Theatre Department hosts first musical

Old play, timeless themes, and don't forget the sex talk/Jeremy Davis

Spring Awakening takes the stage

This week the University of Regina Theatre Department opened their new season with a production of Spring Awakening, a musical rooted in German playwright Frank Wedekind’s Spring Awakening. The play was originally performed in 1906 and the Broadway musical made its debut in 2006.

The show is directed by Media Art and Performance lecturer Art Babayants. He pointed to the timeliness of the themes of the musical as a reason for its staging this season.

“[…] the most important [reason], is because we’re in Regina and we are in a city that has a lot of potential but refuses to change and values conservatism, and the play written in 1891, a hundred and thirty years ago, seems to be completely relevant to what is happening here right now. We are facing the same issues of students not getting proper sex education, or just general education about what’s happening to their bodies, what’s happening to their psyche, when they become adolescents. We are facing issues of teenage suicide, teenage pregnancy, those issues are not gone even though we are 130 years away from the play.”

Babayants gave credit to student dramaturge Rachel Walliser as the person to ask when prodded for a synopsis of the play, but obliged.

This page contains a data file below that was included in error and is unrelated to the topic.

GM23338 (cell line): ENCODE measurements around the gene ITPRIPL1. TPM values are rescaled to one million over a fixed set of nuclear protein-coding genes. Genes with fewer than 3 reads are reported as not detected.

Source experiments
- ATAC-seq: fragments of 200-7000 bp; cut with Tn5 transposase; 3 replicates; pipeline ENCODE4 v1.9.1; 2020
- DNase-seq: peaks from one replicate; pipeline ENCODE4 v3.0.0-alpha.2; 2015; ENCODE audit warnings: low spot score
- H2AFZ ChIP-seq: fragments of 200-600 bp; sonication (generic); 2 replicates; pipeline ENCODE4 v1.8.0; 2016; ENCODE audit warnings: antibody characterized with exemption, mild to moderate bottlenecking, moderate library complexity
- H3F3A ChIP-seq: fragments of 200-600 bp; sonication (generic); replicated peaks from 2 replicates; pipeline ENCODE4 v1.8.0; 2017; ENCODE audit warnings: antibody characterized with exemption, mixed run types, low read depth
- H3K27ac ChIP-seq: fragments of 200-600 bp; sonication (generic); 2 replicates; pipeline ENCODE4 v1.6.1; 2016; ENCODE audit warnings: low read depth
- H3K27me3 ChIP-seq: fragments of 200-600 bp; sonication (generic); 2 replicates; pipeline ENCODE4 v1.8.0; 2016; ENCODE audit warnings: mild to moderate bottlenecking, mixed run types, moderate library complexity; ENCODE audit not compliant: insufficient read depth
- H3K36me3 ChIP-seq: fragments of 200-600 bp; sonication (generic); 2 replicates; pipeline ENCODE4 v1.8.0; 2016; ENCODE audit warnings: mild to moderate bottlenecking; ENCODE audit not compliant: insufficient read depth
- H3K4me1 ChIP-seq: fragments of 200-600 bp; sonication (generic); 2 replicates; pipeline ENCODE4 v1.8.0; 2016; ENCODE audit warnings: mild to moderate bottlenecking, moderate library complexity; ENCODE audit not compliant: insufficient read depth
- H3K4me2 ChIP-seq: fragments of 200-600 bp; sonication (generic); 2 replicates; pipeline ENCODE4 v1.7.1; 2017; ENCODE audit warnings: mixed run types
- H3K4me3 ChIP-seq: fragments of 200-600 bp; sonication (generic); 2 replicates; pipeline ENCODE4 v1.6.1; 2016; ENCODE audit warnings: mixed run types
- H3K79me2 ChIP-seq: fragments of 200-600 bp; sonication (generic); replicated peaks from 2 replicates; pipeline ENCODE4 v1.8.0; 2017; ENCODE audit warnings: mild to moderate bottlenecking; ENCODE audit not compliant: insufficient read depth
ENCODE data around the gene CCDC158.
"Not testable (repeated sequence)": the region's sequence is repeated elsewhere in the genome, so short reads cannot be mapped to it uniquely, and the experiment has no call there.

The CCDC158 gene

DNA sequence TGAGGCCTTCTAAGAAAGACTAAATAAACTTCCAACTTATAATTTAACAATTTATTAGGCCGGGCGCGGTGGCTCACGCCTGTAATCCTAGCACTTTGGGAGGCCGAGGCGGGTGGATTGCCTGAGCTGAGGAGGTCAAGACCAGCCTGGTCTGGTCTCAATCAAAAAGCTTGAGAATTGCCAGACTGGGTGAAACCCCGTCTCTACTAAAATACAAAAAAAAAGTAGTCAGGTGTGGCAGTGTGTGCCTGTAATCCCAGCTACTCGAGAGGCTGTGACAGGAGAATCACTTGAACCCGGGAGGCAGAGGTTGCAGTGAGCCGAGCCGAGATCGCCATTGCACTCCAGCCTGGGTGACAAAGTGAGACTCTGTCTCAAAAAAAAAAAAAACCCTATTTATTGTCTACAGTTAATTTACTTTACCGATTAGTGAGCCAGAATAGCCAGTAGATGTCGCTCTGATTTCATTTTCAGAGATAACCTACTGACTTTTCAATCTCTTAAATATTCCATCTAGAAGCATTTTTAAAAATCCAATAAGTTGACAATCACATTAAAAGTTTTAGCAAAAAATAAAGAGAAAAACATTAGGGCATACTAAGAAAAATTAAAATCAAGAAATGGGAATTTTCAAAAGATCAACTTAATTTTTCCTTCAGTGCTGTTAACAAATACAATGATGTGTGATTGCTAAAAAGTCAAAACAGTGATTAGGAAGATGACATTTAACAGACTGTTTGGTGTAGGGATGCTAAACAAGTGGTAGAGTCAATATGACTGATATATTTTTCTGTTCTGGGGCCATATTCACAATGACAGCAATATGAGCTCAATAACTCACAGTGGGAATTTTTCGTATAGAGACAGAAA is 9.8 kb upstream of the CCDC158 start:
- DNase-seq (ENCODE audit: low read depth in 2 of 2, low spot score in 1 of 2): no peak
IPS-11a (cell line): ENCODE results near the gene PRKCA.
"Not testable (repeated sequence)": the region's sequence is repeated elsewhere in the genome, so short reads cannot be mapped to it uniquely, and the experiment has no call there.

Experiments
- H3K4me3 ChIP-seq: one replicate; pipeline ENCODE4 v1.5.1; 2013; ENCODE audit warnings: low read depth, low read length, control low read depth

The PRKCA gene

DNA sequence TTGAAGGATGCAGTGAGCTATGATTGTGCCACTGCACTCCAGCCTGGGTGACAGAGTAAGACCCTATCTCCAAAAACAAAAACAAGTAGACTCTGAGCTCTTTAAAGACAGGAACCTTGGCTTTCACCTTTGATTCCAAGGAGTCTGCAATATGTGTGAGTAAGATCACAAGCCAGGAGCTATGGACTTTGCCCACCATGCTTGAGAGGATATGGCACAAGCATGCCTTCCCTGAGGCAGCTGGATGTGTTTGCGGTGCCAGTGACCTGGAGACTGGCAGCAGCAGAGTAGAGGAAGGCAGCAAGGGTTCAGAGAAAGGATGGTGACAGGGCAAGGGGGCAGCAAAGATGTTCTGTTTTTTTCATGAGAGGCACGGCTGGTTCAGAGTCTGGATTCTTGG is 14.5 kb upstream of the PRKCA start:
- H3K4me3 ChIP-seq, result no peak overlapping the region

“The level of the play is a conservative German town back at the end of the nineteenth century where fifteen year-olds go to school and where they’re taught the Bible, where they’re learning Latin, they’re learning by wrote, they’re being abused by teachers who have an enormous amount of power and any attempt to ask questions, challenge authority is crushed immediately. Parents follow suit and they do pretty much the same with their children and in that environment we meet a character who is funny, witty, who is not afraid to challenge authority and we see what happens when he starts challenging authority.

Nathan Sgrazzutti, a fourth year business student who plays Melchior, said that the show has “really reignited a flame” for theatre in him.

“It’s been an incredible learning experience for me. The vast majority of people taking part in this show plan to make a career of their talents in theatre. It’s exciting to work with them and I’m always invigorated by their work ethic and commitment to their performances. It has really reignited a flame in me for theatre.”

Babayants said the show has many benefits for the students involved including: exposure to a different style of theatre and its complexity (in this case Germany’s epic theatre), the chance to use a space as expansive as the University of Regina’ Main Stage, and the opportunity to sing with a live band instead of a simple backing rack.

“One [reason] is that it’s excellent material, it’s a fantastic play that was turned into a musical. So, when we work with students we have to choose good quality so that students could learn from us, but they could also learn from the material.”

Babayants pointed to the specificity of the text as a reason for his choice.